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In this study, Ronald R. Rodgers examines several narratives involving religion’s historical influence on the news ethic of journalism: its decades-long opposition to the Sunday newspaper as a vehicle of modernity that challenged the tradition of the Sabbath; the parallel attempt to create an advertising-driven Christian daily newspaper; and the ways in which religion - especially the powerful Social Gospel movement - pressured the press to become a moral agent. The digital disruption of the news media today has provoked a similar search for a news ethic that reflects a new era - for instance, in the debate about jettisoning the substrate of contemporary mainstream journalism, objectivity. But, Rodgers argues, before we begin to transform journalism’s present news ethic, we need to understand its foundation and formation in the past.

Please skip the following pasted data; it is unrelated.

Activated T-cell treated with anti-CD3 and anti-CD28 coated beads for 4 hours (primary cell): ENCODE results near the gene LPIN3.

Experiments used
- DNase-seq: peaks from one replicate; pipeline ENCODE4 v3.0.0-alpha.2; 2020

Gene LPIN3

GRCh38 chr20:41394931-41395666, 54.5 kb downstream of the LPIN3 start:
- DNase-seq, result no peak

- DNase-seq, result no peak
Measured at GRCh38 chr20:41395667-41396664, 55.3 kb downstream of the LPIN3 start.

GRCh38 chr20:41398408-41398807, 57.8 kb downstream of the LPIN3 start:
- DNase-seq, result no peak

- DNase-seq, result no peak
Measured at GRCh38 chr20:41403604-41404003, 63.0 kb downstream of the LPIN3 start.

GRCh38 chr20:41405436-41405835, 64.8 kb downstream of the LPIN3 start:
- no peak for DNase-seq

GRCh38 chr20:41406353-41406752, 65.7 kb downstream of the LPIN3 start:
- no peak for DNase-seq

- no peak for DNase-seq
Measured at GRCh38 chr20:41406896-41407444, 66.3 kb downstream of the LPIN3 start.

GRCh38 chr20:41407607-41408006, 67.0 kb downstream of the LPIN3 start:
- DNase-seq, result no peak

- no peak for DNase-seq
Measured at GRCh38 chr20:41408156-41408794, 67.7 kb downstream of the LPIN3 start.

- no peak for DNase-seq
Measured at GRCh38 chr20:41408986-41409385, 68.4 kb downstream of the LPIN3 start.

The book is published by University of Missouri Press. The audiobook is published by University Press Audiobooks.
"Essential reading for those who want to understand media criticism in the United States." (John Ferré, University of Louisville)
"A truly fascinating prologue to our present." (Michael Sweeney, author of The Military and the Press: An Uneasy Truce)
"Breaks significant new ground in a highly interesting book." (Patrick S. Washburn, professor emeritus, Ohio University E.W. Scripps School of Journalism)